With continued movement made in Congress toward raising the profile of the question of whether to allow some interstate option for under-21 CDL drivers, Overdrive readers have weighed in definitively, with a solid majority sounding off against the notion, according to recent polling. Asked whether they'd support interstate work being allowed for under-21 CDL holders (limited to intrastate today, with narrow exceptions in a pilot program for former military), 63% offered a definitive no, "especially when seeing what schools are turning out," added Chip Berryman of what he saw as lax training efforts for new, over-21 interstate drivers today.
In some ways, the provisions of the recently reintroduced DRIVE Safe Act anticipate such objections. The legislation would "establish an apprenticeship program" for such drivers that would "require a total of 400 on-duty hours and 240 driving hours to complete," according to Overdrive's news about the the Senate's introduction of the bill earlier this month, following the House. "The programs would be split into a 120-hour probationary period and a 280-hour probationary period. To complete each period, under-21 drivers would have to meet certain training requirements."
Around 12% of Overdrive readers signaled possible willingness to support an interstate option for intrastate drivers and flagged boosted training as the key to making it work. Another 4% felt a mileage-range limitation might be a better jurisdictional marker for under-21 CDL drivers than today's use of state lines, a single percent suggesting required monitoring technology could be the best route toward making such a program work.
Combine those Maybe responses with those in support and nearly a third of readers did favor a move away from the state-line limitation for most among under-21 CDL holders.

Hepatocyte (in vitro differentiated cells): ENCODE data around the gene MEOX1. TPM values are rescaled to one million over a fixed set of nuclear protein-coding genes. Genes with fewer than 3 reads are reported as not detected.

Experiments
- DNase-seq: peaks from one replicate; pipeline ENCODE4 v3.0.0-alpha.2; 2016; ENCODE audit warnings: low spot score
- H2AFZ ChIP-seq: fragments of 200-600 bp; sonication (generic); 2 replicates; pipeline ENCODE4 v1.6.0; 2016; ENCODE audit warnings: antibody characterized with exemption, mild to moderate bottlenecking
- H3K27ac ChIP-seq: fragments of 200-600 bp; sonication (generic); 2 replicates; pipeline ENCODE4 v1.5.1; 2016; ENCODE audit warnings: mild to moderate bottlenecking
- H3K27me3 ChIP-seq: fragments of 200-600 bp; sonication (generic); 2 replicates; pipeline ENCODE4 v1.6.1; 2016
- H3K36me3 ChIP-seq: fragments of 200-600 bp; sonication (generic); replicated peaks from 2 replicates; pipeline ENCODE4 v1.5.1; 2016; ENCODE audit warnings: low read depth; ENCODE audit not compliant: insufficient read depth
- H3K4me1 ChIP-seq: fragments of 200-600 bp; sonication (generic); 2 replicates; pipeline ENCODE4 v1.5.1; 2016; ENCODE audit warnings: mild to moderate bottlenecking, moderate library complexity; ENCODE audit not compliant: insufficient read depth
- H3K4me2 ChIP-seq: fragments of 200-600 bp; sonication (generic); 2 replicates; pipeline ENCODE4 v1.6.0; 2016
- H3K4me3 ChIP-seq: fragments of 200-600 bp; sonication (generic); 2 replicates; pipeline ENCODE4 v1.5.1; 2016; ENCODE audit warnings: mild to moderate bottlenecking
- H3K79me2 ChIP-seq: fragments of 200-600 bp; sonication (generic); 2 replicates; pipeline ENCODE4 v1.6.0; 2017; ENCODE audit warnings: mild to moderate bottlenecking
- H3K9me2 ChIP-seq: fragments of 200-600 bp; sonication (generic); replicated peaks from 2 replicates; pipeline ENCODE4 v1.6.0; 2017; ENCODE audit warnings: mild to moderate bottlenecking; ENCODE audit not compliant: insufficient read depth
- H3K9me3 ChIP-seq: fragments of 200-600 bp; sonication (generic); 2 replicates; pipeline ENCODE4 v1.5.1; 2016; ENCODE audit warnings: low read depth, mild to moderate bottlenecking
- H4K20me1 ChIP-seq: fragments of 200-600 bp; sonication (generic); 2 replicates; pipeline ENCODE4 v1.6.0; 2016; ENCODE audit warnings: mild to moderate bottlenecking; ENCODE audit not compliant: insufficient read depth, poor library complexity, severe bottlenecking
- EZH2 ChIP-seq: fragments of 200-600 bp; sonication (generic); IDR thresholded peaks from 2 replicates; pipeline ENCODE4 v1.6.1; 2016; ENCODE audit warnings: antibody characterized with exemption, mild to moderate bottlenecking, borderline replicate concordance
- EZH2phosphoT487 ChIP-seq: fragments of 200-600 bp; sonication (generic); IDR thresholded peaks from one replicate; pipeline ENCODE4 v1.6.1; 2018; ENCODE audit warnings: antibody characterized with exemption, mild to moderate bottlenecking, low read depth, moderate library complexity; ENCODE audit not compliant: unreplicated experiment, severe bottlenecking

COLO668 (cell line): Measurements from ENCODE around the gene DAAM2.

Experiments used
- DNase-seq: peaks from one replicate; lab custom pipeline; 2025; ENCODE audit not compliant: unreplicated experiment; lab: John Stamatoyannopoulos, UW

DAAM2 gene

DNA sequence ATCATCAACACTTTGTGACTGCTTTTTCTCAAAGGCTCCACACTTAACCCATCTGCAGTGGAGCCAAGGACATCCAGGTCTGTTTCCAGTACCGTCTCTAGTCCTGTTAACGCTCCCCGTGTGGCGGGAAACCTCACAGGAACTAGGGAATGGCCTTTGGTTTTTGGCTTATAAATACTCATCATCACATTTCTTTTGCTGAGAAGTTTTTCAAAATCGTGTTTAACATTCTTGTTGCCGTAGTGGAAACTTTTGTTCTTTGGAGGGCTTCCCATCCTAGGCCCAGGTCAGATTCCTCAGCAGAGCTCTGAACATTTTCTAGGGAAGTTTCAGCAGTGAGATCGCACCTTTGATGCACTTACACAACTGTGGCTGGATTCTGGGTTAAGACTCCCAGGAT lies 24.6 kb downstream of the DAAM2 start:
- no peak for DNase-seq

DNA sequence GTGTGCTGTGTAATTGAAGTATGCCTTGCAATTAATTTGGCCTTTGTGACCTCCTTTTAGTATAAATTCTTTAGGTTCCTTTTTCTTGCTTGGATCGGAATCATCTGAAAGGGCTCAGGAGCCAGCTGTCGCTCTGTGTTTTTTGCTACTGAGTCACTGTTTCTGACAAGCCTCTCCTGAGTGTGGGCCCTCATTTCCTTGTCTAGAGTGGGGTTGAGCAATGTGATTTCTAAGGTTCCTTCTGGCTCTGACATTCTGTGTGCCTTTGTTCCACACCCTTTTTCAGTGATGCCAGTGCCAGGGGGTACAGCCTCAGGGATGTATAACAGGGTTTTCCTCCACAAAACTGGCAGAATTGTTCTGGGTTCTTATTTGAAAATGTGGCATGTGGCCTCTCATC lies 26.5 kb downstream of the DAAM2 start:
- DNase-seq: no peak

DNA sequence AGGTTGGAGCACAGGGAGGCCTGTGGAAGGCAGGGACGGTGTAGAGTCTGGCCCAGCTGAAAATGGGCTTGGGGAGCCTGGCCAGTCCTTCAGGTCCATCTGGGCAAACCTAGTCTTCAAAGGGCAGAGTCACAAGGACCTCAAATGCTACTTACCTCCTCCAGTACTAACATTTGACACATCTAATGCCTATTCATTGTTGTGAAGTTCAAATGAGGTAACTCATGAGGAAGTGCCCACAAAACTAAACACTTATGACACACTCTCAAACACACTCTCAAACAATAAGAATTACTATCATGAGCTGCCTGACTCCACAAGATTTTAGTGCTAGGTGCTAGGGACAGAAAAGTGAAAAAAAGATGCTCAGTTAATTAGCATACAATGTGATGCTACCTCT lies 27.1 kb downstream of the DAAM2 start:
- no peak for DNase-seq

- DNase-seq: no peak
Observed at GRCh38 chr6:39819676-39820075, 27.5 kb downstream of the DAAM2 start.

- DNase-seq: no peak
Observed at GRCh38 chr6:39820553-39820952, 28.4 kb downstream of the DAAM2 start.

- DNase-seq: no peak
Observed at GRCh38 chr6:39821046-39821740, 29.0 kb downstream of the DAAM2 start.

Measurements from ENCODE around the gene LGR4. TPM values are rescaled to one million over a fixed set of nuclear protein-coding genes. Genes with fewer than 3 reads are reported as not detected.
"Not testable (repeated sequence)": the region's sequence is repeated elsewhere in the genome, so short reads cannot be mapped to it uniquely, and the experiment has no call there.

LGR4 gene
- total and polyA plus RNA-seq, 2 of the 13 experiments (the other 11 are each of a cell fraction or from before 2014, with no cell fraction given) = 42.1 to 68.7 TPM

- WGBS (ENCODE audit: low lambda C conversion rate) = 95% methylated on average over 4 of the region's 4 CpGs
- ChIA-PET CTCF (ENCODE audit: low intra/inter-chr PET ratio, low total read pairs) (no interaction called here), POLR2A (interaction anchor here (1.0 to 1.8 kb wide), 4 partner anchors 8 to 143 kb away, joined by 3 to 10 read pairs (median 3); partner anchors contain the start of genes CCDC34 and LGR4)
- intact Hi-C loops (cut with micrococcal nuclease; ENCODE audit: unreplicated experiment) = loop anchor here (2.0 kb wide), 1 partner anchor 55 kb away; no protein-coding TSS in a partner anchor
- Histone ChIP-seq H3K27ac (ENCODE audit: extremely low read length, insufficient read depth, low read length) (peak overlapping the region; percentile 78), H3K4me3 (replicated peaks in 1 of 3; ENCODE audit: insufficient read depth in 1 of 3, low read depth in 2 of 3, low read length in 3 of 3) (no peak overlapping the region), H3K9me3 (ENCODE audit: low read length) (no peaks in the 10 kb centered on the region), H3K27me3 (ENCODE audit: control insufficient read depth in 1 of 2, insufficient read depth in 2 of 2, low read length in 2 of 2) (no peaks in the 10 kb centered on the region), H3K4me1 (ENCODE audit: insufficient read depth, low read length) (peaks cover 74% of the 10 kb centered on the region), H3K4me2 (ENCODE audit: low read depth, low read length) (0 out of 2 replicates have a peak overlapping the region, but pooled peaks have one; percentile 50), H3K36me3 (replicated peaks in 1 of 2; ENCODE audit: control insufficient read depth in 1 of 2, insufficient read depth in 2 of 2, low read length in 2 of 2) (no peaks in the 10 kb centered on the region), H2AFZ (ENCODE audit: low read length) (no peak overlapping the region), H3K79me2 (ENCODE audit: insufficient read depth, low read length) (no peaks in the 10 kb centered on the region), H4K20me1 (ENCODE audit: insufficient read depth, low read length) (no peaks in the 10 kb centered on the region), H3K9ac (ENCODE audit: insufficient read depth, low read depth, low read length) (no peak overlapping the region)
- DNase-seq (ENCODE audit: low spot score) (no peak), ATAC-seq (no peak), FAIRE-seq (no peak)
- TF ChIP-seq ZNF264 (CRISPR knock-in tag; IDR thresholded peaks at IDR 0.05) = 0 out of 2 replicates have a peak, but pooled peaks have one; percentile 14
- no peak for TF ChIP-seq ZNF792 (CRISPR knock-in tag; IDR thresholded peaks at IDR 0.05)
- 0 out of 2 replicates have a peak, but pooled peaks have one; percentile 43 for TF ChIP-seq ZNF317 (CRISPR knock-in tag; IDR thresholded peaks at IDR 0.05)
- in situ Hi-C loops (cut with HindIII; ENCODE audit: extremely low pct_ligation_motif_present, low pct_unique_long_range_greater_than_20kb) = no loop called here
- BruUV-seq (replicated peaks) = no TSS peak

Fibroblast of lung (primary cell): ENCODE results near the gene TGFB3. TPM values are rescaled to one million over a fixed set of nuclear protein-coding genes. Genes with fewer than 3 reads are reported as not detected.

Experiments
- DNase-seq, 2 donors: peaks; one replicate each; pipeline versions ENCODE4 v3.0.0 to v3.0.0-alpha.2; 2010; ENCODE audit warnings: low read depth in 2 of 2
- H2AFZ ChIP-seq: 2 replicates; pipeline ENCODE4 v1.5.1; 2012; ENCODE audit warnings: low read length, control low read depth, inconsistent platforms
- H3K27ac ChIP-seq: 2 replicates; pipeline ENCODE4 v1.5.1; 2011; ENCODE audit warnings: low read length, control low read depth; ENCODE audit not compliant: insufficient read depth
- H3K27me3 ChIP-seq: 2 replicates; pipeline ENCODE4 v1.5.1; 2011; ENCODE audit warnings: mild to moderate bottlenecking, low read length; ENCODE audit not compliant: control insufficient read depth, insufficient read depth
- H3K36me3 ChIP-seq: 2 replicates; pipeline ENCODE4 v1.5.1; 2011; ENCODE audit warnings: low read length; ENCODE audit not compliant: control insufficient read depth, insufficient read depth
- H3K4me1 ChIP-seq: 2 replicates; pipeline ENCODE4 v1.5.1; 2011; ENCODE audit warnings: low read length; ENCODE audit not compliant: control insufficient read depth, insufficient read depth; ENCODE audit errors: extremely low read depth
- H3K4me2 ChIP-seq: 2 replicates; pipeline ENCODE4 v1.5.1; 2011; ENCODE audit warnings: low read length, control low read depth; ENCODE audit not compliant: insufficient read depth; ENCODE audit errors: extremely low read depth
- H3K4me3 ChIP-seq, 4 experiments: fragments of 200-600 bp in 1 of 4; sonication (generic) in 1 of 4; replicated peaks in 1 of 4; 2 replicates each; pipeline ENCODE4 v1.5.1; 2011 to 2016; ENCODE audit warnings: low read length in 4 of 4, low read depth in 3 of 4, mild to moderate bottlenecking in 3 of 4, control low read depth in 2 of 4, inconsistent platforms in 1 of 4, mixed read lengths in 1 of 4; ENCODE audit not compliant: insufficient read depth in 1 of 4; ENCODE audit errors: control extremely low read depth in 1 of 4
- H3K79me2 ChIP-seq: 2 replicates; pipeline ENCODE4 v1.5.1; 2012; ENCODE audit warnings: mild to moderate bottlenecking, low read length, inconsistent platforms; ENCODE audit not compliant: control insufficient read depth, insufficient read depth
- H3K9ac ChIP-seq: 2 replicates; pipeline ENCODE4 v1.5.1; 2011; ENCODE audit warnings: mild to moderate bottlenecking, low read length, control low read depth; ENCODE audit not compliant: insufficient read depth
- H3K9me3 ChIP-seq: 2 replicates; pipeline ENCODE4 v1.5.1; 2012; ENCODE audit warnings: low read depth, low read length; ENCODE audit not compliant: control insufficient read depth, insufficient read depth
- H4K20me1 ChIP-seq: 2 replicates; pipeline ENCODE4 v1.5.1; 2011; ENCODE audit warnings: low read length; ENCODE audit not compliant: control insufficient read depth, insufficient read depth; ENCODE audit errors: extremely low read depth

As noted Eric Holtmann, "I don’t think crossing an imaginary line between states is going to make them drive any different."
Kirk Reising: "With the proper training, can't be any worse than some of the 'drivers' out there now."
Recently retired owner-operator Gary Buchs, an Overdrive Extra blog contributor hailing from Colfax, Illinois, viewed the current intrastate limitation as arbitrary, at best. "I live about an hour from a state line. It makes no logical sense why an 18-20-year-old can drive 400 miles north or south within the state but can’t drive 65 miles East," Buchs noted, commenting under the poll here. "There are ways to make this work as safe as intrastate" does today.
Yet others brought home the point that insurers seem to make with generally higher premiums for young drivers. A commenter posting only as Kathy said she had been a driver trainer "for years, and I taught public school, too, and the vast majority of younger drivers are just not mature enough."
Mike Ault, commenting at Overdrive's Facebook page, shared his effort to insure his 23-year-old son trucking with his company, with just a single year of experience. "$19,000 per year. Good luck."
"Most accidents happen in cars to drivers under 25," Kathy continued, "so we could expect the accident rate to increase if drivers under 21 are hired. This impacts the safety of our families, too. ... I vote no! What we need are better training programs, better trainers, better treatment from DOT and law enforcement, more parking places, and other incentives to help drivers stay and not quit."
The Drive Safe Act follows the Federal Motor Carrier Safety Administration floating a proposal to conduct a pilot program for interstate CDL drivers last year, after a similar one specifically for military-trained drivers.